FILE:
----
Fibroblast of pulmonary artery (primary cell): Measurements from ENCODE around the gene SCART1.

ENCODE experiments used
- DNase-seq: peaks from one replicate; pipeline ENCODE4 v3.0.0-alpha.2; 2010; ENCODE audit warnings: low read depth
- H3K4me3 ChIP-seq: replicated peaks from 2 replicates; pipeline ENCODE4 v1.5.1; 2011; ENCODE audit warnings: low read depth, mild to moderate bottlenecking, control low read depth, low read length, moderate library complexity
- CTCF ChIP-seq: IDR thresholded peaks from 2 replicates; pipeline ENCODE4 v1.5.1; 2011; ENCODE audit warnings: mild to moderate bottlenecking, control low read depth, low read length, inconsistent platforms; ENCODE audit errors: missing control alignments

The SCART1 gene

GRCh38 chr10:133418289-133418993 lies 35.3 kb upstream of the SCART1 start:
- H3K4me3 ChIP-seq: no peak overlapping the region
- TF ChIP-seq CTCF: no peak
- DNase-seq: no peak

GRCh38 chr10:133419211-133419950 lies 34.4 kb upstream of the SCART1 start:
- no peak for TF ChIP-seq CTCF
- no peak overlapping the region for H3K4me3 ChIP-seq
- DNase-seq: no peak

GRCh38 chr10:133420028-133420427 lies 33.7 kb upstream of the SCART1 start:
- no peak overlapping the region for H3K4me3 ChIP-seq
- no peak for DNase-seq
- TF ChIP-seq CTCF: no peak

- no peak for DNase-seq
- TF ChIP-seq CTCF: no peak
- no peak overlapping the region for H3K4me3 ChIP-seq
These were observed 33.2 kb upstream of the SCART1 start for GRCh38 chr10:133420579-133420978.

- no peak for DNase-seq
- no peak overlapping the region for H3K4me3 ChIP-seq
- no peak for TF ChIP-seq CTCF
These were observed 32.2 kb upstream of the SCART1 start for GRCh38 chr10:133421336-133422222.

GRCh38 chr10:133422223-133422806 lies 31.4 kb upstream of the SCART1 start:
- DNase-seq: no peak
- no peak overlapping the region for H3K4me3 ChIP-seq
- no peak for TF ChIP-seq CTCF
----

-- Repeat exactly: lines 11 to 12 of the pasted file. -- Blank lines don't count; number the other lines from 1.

GRCh38 chr10:133419211-133419950 lies 34.4 kb upstream of the SCART1 start:
- no peak for TF ChIP-seq CTCF